[svlug] packages v. tarballs (was manners)

Rick Moen rick at linuxmafia.com
Sat Jun 30 18:10:02 PDT 2001


begin  Joey Hess quotation:

> Saying that package naming is at issue is perhaps a debian-centric
> statement. After all, rpm should allow you to install multiple
> versions of the same library package.

You're the packaging expert, but I didn't think it did.  The glibc RPM
is named "glibc".  If I try to install a new version, the old one is
going to get removed.  Am I missing something, here?

> Debian is the one that conflates package name and version to
> occasionally allow multiple versions of the same package to be
> concurrently installed (but only if the maintainer of the package sees
> a need beforehand).

Yes, quite.  I've notice this occasionally, most recently in the python2 
packages.  But not often.

>> It's conceivable that I might want to run some binary dynamically
>> linked against soname "libc.so.2.1"
> 
> That would be difficult, as there has never been a version of glibc
> with that soname. 

Entirely possible, but rather beside the point I was trying to make.  (I
didn't remember precisely which versions of the glibc 2.x / libc 6.x
family I've had:  The point was to illustrate the general concept of
multiple versions of a library, some old and some new, possibly
continuing to be useful.

> That's glibc 2.2.3. Well, perhaps there was a soname libc.so.2 way
> back when, but a libc.so.2.1? Never. Sonames should not encode minor
> revision numbers of libraries (of course, that is ideal; in reality I
> probably have 10 libraries installed with a minor revision number in
> their soname). There is a nice screed about this in libtool's info
> file, I think.

And I will probably overcome my anitpathy to the info format, and the
inertia that stands in the way of my making it accessible using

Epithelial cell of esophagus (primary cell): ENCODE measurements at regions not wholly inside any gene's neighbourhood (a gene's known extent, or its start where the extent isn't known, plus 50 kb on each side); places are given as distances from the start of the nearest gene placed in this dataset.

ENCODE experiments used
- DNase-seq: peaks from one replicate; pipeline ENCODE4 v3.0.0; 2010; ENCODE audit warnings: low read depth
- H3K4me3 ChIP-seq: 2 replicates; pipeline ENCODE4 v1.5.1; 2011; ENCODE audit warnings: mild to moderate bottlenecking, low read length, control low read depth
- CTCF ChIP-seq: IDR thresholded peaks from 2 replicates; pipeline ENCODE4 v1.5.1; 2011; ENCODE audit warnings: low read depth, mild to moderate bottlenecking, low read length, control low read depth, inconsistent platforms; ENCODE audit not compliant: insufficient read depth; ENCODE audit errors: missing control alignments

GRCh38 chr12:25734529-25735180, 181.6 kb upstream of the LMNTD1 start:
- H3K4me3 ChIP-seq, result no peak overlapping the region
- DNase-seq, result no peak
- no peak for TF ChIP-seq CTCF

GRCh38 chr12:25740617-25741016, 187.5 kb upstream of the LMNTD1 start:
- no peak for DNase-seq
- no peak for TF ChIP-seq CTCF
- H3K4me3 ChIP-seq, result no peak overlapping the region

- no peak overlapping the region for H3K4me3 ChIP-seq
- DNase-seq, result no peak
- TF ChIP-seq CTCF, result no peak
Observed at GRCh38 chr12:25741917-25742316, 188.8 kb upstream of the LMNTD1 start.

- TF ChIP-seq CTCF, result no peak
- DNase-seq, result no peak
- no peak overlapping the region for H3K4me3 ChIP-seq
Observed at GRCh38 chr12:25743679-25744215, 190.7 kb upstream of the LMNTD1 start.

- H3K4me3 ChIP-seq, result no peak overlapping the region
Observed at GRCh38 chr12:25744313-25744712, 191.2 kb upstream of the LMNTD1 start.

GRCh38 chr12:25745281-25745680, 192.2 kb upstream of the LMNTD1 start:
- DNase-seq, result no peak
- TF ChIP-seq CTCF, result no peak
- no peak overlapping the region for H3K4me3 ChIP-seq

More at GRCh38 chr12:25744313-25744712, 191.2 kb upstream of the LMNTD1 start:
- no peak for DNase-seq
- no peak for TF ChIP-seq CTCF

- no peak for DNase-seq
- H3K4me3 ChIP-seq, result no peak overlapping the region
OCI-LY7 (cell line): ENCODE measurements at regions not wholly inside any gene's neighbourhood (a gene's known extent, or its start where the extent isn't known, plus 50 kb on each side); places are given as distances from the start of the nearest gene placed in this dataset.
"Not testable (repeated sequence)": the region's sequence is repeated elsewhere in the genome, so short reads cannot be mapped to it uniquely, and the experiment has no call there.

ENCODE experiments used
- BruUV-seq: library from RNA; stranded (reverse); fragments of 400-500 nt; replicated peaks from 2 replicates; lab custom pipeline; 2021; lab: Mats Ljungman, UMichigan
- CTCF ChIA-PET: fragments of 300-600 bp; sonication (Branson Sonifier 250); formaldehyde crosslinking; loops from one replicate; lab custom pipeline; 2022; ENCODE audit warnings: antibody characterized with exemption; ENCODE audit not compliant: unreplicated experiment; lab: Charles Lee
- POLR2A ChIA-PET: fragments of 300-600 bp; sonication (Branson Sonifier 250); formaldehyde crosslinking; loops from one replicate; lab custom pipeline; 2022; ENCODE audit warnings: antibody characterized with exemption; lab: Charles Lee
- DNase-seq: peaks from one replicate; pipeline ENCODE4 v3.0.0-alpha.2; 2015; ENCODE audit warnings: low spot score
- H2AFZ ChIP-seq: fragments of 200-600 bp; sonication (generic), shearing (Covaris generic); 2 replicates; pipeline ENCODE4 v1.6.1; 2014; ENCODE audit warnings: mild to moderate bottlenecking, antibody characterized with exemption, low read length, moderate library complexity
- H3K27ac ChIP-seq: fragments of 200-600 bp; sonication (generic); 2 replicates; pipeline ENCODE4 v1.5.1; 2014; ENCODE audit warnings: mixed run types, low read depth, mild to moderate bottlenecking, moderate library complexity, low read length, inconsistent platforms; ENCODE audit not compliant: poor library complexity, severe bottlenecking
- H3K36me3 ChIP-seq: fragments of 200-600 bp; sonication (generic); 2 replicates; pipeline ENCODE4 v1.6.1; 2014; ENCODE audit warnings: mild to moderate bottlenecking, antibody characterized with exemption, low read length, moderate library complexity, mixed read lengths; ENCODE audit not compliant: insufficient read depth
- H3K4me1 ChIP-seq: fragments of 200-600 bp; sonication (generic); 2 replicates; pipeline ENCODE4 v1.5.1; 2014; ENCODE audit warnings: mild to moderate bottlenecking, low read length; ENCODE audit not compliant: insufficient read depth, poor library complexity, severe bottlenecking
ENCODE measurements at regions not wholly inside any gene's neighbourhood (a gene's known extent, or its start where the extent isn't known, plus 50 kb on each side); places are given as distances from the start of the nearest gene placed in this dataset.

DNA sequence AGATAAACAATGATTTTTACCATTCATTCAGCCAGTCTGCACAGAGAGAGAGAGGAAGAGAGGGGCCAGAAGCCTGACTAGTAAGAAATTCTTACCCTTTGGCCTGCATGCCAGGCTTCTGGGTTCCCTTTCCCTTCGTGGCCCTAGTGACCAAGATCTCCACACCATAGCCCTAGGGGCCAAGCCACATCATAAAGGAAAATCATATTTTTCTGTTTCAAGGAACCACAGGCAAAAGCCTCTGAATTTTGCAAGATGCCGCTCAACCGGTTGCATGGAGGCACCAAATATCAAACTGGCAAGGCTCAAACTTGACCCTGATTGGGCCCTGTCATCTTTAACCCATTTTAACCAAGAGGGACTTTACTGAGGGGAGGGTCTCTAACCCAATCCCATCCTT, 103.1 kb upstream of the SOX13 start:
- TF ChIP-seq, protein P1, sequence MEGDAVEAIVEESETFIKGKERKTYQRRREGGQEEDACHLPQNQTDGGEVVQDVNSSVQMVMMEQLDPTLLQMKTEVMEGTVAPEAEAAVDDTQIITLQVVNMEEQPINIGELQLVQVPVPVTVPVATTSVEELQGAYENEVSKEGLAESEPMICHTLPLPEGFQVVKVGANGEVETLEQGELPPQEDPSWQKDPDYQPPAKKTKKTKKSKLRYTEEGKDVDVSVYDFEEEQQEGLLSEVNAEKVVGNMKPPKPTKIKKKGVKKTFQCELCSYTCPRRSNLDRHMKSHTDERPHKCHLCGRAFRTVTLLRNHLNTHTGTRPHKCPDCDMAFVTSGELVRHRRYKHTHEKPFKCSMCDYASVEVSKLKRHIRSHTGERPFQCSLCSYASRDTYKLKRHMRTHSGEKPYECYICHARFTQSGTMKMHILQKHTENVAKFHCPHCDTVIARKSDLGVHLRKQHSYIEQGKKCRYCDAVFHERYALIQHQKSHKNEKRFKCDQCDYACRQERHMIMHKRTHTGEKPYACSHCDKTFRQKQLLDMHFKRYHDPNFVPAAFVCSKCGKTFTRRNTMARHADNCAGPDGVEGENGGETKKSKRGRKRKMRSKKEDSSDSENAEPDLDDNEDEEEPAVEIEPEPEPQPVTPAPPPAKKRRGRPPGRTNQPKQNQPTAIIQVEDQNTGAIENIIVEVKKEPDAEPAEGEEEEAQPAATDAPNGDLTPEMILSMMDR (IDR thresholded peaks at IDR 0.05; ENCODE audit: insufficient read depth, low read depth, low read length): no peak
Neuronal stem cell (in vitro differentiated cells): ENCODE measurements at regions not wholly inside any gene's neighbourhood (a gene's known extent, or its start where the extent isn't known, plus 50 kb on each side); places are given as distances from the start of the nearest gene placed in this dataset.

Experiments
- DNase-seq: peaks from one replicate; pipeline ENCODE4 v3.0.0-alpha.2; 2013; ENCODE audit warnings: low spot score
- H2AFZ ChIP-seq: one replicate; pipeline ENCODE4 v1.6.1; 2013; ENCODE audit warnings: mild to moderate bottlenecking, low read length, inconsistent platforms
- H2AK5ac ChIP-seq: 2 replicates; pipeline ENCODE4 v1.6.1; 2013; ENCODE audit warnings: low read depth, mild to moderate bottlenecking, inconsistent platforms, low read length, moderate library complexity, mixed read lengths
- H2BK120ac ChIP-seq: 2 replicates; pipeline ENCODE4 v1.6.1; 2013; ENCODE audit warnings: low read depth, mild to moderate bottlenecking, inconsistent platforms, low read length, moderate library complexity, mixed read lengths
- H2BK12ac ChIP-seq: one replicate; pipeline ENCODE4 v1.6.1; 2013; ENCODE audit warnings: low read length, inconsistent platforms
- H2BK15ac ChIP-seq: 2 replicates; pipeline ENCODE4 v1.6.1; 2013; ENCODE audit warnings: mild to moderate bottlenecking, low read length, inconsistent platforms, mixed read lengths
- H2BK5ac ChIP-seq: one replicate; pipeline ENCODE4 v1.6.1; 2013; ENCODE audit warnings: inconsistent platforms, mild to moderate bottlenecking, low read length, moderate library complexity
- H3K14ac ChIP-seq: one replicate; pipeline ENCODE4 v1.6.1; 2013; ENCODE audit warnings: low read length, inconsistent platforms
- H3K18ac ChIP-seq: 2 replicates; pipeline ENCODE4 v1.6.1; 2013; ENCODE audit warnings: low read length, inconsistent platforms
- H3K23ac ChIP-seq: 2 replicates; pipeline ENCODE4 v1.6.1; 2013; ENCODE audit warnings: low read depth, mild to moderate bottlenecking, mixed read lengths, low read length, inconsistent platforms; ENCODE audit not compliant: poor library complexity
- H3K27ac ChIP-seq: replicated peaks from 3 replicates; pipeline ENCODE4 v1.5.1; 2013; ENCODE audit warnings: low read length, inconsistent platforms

reasonable tools, long enough to read it.  But I find it difficult to
believe that there's some truly compelling reason to _never_ specify 
a minor version in dynamic calls to sonames:  Consider StarOffice 4.
Now, I don't remember what ldd reported for that binary, but they'd
have been foolish _not_ to specify "libc.so.5.4" as the soname, since
the application would work only with 5.4.44, 5.4.45, and 5.4.46.  Even
as it was, the newsgroups were full of Red Hat users with their 5.3.18
(or whatever) libraries, wondering what was preventing the app from
launching.  Having the binary invoke soname "libc.so.5" would _not_ have
been an improvement.

> I look at this differently. If upgrading to the new versions of all
> the libraries gnucash uses causes any other programs on the system to
> break, then those programs are broken (for relying on undocumented
> library features), or the libraries are broken (for changing something
> without incrementing the soname).

Maybe it _did_ increment the soname.  Maybe libfoo went from
libfoo.so.3.x to libfoo.so.4.x, with soname changes (and symlink chages)
to match.  Any binary that still attempts to invoke soname libfoo.so.3
will be SOL -- because the system pulled that library out from under it.

Now, at the moment, I can afford to be personally smug about such
breakage elsewhere, because I'm not running any software outside the
package system at the moment (let alone binary-only), but might want to
do so.  I guess I'd just have to assure ongoing presence of any needed
libs outside the package system, as well. 

> Of course if a packaging system can't somehow deal with installing
> multiple versions of a lib that have different sonames, it is indeed
> broken, but I suspect that all but the crummiest can.

I think that any of them can _if_ the versioning is included in the
library's package name.  My point is that it almost never is.

> If this sort of breakage happens regularly, should the packaging
> system allow admins to work around it retroactively by easily
> installing multiple minor releases of the same library?

Well, I think it should.  I'd like to be able to put a particular
version of a library on something similar to status "hold" (don't remove
this) for the benefit of something like StarOffice 4, and then _still_
be able to also install later versions of that same lib.  This is the
flexibility that is granted to me by the ld-linux.so, the soname system,
and library versioning.  Why should a package system stand in the way of
my exercising it?

-- 
Cheers,                                            Rehab is for quitters.
Rick Moen
rick at linuxmafia.com




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